User-Friendly Finite Element Design of Main Entries, Barrier Pillars, and Bleeder Entries
Organization: International Conference on Ground Control in Mining
Jan 1, 2017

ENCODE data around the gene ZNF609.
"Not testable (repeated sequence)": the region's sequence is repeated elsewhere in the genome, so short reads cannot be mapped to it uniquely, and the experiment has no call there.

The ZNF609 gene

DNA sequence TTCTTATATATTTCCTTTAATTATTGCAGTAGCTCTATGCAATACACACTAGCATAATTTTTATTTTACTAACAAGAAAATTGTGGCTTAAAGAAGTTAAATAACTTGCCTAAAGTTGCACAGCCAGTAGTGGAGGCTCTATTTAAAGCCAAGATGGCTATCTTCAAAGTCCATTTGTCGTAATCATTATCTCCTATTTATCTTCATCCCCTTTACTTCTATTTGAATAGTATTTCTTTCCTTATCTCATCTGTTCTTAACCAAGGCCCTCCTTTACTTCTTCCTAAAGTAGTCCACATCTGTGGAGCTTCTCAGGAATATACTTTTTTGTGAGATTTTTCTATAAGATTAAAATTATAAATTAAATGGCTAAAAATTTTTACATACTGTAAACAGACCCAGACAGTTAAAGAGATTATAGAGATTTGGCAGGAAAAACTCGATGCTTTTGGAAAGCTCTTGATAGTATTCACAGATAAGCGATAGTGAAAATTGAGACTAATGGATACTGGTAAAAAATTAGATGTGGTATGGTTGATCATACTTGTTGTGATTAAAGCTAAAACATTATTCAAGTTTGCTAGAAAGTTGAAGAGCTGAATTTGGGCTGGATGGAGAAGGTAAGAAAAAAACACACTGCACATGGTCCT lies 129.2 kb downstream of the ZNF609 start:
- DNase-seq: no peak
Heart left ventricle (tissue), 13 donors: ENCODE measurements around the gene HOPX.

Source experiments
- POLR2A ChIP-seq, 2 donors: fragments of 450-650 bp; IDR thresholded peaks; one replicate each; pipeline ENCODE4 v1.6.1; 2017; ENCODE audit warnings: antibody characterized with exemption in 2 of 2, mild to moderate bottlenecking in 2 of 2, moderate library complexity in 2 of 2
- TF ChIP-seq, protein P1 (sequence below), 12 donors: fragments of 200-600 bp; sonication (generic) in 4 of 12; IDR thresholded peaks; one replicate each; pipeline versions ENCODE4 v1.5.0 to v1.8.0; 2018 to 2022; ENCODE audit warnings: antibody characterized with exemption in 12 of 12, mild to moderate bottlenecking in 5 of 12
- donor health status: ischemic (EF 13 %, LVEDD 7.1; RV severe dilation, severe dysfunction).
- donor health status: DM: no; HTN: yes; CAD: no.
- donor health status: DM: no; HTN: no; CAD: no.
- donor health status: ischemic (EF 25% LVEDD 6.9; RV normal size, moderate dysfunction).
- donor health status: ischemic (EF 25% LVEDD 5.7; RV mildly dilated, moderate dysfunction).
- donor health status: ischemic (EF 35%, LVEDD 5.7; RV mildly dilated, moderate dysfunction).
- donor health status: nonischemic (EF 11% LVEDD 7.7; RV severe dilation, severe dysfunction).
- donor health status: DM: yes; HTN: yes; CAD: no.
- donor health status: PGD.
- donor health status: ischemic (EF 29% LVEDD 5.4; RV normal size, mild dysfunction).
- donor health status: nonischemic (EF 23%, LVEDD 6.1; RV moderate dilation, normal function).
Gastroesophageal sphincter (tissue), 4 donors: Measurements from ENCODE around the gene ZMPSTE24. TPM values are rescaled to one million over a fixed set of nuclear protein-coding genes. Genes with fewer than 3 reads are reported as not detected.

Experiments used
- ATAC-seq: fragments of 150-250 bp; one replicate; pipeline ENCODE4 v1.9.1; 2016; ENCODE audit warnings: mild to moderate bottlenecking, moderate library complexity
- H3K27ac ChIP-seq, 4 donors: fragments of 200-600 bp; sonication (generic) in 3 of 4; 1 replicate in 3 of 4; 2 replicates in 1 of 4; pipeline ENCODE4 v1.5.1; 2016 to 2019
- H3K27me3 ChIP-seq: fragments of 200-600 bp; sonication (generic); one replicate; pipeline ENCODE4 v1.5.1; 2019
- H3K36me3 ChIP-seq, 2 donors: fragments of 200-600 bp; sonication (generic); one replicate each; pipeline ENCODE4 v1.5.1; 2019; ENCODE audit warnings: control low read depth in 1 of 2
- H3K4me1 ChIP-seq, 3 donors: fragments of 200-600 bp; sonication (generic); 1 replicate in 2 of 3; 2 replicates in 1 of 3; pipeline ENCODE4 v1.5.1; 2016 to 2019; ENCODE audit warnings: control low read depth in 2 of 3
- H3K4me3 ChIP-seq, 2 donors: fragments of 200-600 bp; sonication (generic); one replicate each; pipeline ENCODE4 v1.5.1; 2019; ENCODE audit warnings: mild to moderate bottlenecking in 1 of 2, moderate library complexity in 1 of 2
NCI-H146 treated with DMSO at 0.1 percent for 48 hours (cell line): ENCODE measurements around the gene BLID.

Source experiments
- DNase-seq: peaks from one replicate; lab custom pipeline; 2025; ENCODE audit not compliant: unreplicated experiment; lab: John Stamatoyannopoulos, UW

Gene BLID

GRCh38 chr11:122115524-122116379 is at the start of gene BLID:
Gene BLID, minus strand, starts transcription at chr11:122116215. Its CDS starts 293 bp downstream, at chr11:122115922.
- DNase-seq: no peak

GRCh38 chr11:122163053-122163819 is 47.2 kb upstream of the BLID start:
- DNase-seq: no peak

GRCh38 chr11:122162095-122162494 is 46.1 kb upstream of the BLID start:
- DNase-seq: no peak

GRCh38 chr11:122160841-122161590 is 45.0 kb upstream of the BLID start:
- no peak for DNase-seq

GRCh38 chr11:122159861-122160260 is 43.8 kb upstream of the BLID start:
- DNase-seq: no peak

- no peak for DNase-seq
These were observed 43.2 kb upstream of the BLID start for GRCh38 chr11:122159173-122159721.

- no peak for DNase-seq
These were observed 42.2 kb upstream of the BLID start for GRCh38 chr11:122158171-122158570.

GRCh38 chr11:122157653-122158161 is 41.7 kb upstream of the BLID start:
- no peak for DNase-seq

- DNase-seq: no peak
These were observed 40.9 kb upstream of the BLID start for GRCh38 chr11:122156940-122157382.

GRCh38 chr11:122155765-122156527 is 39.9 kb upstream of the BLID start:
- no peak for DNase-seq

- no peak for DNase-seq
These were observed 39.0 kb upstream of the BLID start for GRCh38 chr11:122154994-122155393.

"This contribution describes development and application of a user-friendly finite element program, UT3PC, to address three important problems in underground coal mine design: (1) safety of main entries, (2) barrier pillar size needed for entry protection, and (3) safety of bleeder entries during the advance of an adjacent longwall panel. While the finite element method is by far the most popular engineering design tool of the digital age, widespread use by the mining community has been impeded by the relatively high cost of and the need for lengthy specialized training in numerical methods. Implementation of UT3PC overcomes these impediments in three easy steps: First, a material properties file is prepared for the considered site. Next, mesh generation is automatic through an interactive process. A third and last step is simply execution of the program. Examples using data from several western coal mines illustrate the ease of using the application for analysis of main entries, barrier pillars, and bleeder entry safety.INTRODUCTIONRational design of safe underground entries and crosscuts, barrier pillars, and bleeder entries begins with a site-specific analysis of stress. An analysis of stress identifies the critical regions of high-stress concentration where yielding is likely and additional or more focused ground control measures are needed. This analysis also identifies regions where stress concentration is low, and risk mitigation is less urgent. Displacements induced by mining, including roof sag, floor heave, and pillar squeeze, are also of importance to stability. The popular finite element method is well-suited for such analysis and has been in use for studying coal mine engineering problems since the late 1960s (Dahl, 1969). The method has been taught in undergraduate engineering curricula for many years and offers an alternative to existing design procedures based mostly on rules of thumb, empirical methods based on mine data, and predigital-age concepts of strata mechanics. However, despite the versatility of the finite element method, usage has been limited, mainly because of the cost of the software and the required training in numerical methods.The program UT3PC (Pariseau, 2017) has evolved from early two-dimensional versions in the era of mainframe computers. These early versions were still quite limited using only a few hundred elements that required overnight turnaround times. Recent versions of UT3PC are convenient and efficient desktop programs that use several million elements. With the advent of personal computers in the mid-1980s and subsequent increase in computer speed, expanded memory, and lower costs, applications for mining increased in three-way cooperative projects among industry, the former U.S. Bureau of Mines, and academia. The Spokane Research Center of the U.S. Bureau of Mines, in cooperation with the University of Utah, developed a two-dimensional desktop finite element program, UT2PC, available to the mining community in 1991. This was a short course offered at the 1991 SME Annual Meeting in Denver, CO."